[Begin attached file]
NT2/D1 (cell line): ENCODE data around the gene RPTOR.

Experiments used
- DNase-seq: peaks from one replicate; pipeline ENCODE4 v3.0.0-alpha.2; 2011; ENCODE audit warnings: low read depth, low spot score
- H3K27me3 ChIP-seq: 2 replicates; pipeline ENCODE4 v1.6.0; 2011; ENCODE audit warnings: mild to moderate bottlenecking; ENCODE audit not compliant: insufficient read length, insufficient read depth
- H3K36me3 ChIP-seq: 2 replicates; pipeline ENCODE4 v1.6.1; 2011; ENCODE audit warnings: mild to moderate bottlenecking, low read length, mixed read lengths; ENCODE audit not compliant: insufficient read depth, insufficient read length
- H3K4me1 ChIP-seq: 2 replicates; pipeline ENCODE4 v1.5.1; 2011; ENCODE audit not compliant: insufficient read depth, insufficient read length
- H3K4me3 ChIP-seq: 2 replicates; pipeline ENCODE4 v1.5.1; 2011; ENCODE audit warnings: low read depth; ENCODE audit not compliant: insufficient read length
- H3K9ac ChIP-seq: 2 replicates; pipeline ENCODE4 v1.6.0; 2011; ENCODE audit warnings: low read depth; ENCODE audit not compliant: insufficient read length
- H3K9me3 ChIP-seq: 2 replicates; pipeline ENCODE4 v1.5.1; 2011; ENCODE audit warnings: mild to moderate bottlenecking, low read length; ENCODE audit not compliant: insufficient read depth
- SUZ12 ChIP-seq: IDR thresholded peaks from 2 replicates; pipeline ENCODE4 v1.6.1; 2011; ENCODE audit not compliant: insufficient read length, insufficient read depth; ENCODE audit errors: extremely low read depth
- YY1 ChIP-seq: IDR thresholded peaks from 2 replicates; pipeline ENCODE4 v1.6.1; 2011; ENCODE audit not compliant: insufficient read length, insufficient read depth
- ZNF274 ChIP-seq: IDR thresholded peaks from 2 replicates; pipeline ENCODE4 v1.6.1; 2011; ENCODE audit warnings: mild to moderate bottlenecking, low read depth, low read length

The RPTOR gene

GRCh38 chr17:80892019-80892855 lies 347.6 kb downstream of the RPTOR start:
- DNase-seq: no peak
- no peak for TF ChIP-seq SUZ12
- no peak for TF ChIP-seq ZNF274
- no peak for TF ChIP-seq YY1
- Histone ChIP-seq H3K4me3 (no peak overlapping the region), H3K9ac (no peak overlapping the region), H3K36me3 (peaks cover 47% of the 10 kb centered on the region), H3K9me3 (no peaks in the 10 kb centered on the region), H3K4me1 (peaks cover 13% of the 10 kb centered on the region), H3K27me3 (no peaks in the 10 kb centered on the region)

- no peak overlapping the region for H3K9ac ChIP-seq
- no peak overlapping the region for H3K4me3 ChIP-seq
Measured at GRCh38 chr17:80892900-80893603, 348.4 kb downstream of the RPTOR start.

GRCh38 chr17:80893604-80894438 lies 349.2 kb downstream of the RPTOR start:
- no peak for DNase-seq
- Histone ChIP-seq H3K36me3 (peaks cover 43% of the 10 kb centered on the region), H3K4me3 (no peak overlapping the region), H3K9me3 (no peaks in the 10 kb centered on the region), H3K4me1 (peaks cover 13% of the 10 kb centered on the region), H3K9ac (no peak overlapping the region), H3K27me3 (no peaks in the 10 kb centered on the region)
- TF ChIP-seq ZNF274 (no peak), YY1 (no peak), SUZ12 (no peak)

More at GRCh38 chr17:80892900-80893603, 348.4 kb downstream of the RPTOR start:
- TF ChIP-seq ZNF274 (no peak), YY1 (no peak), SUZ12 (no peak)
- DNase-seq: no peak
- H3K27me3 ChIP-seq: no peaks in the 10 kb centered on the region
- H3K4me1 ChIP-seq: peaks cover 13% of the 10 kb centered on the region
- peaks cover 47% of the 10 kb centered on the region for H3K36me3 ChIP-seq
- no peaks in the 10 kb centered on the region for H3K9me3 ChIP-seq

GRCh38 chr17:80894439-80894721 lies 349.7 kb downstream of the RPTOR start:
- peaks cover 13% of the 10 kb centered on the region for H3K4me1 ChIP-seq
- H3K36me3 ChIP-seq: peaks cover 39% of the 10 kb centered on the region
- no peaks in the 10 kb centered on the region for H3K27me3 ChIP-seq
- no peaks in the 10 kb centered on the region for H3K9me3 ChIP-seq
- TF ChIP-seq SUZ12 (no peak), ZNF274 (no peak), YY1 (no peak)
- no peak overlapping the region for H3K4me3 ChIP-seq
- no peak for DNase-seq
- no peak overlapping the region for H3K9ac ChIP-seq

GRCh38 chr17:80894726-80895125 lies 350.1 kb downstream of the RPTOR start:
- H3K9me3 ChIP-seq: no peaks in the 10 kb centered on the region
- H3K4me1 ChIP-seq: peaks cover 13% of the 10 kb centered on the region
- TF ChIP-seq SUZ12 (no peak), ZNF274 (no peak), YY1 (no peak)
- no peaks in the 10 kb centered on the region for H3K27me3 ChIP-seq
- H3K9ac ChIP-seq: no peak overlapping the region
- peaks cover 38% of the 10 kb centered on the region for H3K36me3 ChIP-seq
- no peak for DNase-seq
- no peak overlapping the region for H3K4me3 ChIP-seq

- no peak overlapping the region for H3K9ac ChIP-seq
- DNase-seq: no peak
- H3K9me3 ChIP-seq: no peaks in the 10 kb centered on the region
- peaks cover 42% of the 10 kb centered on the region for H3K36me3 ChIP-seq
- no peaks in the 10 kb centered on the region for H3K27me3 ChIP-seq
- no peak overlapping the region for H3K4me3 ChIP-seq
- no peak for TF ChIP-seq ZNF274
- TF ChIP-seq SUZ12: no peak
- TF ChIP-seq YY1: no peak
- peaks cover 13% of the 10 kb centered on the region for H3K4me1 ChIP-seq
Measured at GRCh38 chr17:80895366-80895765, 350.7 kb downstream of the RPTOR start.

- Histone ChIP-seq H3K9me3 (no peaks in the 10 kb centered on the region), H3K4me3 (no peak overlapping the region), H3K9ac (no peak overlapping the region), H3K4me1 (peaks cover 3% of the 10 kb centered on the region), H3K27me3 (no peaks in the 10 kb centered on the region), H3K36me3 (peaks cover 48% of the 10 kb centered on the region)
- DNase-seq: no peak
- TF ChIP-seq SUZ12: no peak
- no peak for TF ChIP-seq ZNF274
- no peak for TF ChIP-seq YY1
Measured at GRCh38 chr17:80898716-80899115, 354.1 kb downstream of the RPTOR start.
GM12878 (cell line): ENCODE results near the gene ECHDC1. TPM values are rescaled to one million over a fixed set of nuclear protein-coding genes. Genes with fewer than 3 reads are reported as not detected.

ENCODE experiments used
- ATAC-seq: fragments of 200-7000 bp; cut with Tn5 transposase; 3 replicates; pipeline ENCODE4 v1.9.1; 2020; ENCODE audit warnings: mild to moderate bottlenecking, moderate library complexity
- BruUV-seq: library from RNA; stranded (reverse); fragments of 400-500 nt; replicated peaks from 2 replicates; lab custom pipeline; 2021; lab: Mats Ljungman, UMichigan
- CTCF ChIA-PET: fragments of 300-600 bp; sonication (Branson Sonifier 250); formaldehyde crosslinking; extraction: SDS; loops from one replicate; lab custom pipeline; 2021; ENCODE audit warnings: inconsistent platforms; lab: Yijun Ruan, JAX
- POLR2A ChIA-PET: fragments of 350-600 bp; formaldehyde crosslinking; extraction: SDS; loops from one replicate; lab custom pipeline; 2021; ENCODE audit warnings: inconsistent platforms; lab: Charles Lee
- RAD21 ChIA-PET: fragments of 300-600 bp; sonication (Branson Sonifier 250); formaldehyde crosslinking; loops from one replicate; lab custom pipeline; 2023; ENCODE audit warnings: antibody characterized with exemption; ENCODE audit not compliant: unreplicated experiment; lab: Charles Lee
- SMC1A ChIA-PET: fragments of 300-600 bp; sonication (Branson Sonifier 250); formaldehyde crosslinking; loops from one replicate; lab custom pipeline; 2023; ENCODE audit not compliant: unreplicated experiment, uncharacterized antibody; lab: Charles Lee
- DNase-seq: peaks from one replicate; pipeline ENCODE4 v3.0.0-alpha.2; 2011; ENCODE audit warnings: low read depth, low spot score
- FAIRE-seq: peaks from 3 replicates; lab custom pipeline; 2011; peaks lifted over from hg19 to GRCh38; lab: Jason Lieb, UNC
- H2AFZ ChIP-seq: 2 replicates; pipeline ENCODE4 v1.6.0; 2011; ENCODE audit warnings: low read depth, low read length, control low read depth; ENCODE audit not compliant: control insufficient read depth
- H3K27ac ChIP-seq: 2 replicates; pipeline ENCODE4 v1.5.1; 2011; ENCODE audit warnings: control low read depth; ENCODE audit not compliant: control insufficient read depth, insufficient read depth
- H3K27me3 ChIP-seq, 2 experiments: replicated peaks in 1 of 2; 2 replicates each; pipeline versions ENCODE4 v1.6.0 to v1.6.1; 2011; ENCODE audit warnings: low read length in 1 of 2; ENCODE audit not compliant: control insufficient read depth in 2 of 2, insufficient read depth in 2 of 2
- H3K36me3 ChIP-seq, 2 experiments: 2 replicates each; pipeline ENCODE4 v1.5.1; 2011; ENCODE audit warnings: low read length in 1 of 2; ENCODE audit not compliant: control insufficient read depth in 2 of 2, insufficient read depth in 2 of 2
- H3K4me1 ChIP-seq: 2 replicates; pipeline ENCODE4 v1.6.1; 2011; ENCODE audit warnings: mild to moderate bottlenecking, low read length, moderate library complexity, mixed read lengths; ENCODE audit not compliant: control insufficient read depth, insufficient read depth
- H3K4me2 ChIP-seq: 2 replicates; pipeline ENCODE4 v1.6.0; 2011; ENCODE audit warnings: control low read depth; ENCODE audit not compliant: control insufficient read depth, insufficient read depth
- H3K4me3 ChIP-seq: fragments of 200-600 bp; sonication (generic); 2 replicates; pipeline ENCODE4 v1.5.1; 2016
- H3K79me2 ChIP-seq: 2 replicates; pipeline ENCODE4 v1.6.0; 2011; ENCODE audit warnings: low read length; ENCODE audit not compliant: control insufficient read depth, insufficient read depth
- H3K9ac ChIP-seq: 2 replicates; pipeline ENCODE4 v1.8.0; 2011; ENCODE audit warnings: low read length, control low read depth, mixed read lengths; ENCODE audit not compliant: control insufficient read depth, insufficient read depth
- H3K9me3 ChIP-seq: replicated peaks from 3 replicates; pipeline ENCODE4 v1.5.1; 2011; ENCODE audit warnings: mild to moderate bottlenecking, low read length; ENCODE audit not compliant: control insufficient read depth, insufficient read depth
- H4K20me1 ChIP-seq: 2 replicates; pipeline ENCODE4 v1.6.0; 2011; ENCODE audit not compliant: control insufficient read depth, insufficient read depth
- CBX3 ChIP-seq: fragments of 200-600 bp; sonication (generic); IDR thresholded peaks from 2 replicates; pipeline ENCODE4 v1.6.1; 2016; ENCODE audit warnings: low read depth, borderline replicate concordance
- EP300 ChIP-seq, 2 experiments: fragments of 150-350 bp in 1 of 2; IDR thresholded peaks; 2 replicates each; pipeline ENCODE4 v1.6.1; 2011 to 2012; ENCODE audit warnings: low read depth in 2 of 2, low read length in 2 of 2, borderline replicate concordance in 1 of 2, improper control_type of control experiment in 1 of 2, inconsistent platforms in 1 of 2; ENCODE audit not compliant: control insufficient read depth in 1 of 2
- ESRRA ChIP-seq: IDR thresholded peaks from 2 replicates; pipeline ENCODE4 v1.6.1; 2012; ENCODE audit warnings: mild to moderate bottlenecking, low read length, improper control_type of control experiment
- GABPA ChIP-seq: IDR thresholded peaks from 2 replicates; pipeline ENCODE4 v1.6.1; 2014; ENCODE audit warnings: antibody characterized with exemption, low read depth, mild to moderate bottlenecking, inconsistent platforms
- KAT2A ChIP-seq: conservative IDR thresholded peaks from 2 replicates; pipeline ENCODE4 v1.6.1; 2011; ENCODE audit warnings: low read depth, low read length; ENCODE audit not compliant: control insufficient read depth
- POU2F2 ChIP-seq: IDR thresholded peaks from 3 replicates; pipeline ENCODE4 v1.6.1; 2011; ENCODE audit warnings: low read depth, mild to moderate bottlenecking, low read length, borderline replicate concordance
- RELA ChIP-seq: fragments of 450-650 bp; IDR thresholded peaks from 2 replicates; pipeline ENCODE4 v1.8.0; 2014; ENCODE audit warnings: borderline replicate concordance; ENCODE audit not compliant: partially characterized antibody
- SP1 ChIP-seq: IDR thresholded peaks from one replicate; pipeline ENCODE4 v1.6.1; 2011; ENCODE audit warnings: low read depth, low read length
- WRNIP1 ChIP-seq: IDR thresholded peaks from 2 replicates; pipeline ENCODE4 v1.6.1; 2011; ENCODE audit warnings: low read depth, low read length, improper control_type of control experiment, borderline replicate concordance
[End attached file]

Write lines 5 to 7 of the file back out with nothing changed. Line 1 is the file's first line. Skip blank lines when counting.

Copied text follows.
- H3K36me3 ChIP-seq: 2 replicates; pipeline ENCODE4 v1.6.1; 2011; ENCODE audit warnings: mild to moderate bottlenecking, low read length, mixed read lengths; ENCODE audit not compliant: insufficient read depth, insufficient read length
- H3K4me1 ChIP-seq: 2 replicates; pipeline ENCODE4 v1.5.1; 2011; ENCODE audit not compliant: insufficient read depth, insufficient read length
- H3K4me3 ChIP-seq: 2 replicates; pipeline ENCODE4 v1.5.1; 2011; ENCODE audit warnings: low read depth; ENCODE audit not compliant: insufficient read length